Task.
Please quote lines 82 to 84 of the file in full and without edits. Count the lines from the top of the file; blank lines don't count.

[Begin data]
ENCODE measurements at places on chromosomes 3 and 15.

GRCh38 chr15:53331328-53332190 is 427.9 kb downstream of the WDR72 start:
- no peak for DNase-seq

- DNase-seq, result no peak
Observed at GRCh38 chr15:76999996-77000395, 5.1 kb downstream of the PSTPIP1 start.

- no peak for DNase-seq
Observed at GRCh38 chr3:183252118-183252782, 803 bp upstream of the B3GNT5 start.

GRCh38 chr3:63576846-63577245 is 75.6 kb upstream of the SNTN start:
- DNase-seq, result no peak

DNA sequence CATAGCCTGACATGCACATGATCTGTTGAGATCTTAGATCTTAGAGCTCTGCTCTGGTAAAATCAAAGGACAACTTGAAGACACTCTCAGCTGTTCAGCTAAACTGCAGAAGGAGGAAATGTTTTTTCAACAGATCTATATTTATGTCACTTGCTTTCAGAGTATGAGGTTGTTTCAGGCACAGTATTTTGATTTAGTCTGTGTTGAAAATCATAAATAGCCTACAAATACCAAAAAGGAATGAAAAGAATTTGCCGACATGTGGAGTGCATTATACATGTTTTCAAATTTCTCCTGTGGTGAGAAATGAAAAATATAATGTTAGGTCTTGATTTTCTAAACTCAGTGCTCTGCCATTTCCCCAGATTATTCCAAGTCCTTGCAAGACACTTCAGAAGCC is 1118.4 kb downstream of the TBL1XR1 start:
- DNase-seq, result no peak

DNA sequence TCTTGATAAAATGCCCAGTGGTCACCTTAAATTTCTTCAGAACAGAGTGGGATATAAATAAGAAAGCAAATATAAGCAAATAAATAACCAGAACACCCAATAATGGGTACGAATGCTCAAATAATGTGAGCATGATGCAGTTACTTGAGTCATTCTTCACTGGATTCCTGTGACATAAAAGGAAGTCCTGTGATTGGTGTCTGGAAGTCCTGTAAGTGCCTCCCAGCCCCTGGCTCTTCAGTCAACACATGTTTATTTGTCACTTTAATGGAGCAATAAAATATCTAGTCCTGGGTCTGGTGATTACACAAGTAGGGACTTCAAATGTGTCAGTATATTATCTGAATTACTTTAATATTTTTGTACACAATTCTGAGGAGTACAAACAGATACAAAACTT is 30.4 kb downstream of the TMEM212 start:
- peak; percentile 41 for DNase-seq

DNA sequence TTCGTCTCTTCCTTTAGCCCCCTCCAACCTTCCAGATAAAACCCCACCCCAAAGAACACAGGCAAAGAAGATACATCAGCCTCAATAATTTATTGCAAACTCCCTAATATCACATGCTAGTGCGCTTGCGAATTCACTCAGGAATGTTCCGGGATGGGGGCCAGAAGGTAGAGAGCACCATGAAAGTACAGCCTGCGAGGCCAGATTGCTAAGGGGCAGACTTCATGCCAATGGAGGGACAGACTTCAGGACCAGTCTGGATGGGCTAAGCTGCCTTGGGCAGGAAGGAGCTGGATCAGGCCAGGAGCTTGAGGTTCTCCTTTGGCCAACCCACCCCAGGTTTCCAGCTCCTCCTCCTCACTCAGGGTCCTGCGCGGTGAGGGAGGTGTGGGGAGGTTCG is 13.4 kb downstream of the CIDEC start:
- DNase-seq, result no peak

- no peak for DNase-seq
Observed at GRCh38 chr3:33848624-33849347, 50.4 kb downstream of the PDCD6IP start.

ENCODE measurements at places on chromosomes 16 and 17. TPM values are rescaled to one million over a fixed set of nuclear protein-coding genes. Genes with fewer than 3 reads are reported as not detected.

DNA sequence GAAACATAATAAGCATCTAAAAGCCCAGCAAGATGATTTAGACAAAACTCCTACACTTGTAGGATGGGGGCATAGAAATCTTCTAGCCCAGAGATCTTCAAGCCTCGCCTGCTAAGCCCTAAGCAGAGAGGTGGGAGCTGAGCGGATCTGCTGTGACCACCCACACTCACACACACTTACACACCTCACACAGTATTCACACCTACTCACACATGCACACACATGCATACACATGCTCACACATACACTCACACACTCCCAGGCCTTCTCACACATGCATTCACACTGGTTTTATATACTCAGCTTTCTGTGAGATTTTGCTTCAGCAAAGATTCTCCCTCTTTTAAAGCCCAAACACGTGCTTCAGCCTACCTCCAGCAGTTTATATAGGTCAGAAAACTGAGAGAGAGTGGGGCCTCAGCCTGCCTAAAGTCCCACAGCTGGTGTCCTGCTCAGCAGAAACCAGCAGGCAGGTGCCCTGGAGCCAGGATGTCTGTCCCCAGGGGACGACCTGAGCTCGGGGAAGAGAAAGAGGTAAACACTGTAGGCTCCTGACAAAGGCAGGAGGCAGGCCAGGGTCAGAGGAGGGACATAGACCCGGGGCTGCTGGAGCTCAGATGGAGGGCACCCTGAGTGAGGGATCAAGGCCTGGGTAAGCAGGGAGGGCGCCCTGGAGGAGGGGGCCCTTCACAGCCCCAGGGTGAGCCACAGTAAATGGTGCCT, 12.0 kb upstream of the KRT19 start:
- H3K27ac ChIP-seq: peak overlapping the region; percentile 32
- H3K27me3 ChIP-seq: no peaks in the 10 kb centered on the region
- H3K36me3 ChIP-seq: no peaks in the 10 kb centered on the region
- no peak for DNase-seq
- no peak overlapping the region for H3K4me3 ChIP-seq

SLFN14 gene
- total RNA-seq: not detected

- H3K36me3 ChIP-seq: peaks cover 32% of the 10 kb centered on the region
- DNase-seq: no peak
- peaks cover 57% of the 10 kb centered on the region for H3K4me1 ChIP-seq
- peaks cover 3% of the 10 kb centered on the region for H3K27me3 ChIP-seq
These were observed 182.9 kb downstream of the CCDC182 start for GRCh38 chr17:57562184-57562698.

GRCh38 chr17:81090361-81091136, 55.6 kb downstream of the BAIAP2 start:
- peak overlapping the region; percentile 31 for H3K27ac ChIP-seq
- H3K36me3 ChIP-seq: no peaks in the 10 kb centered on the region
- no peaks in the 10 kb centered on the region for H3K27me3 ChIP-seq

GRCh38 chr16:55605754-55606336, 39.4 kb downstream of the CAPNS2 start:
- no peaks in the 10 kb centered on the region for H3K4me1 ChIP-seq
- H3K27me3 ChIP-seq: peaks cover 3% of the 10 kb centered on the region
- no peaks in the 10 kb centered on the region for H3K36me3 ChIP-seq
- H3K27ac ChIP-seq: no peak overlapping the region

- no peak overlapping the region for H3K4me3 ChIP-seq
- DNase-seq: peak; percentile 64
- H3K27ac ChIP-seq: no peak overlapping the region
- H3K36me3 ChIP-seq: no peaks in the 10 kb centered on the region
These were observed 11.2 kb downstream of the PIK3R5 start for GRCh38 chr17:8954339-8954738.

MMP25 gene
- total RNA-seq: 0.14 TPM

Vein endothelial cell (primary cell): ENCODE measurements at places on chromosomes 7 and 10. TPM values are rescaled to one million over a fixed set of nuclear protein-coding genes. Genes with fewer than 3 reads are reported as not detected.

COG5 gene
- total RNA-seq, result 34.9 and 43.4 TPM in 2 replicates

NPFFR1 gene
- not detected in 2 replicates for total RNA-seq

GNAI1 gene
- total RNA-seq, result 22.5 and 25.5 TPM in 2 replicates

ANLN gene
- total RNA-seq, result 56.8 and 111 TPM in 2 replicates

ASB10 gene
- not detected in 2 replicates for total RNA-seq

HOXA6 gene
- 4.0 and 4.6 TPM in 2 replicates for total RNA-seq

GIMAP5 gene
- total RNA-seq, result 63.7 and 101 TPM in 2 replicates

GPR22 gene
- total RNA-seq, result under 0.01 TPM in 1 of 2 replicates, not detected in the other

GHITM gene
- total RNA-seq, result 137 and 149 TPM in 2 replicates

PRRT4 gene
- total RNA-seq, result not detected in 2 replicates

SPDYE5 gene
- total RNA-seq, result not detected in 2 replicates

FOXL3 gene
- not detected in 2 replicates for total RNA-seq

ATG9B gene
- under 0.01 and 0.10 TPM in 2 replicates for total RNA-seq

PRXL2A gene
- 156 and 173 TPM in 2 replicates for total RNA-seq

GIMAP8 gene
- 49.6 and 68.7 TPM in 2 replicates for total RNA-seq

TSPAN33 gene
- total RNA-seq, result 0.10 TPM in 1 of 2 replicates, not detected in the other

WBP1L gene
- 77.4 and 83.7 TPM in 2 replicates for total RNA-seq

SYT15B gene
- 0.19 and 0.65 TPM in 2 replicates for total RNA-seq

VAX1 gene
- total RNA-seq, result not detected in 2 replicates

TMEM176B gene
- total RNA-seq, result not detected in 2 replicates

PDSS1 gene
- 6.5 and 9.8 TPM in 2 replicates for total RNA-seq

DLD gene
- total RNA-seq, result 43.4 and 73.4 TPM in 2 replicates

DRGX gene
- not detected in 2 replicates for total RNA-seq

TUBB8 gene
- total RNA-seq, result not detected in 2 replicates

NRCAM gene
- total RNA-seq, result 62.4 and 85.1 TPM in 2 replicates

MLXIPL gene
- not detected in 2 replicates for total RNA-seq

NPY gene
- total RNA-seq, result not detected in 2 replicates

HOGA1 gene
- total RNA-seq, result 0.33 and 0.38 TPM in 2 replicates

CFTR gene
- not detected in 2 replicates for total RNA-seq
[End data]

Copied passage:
- 77.4 and 83.7 TPM in 2 replicates for total RNA-seq

SYT15B gene
- 0.19 and 0.65 TPM in 2 replicates for total RNA-seq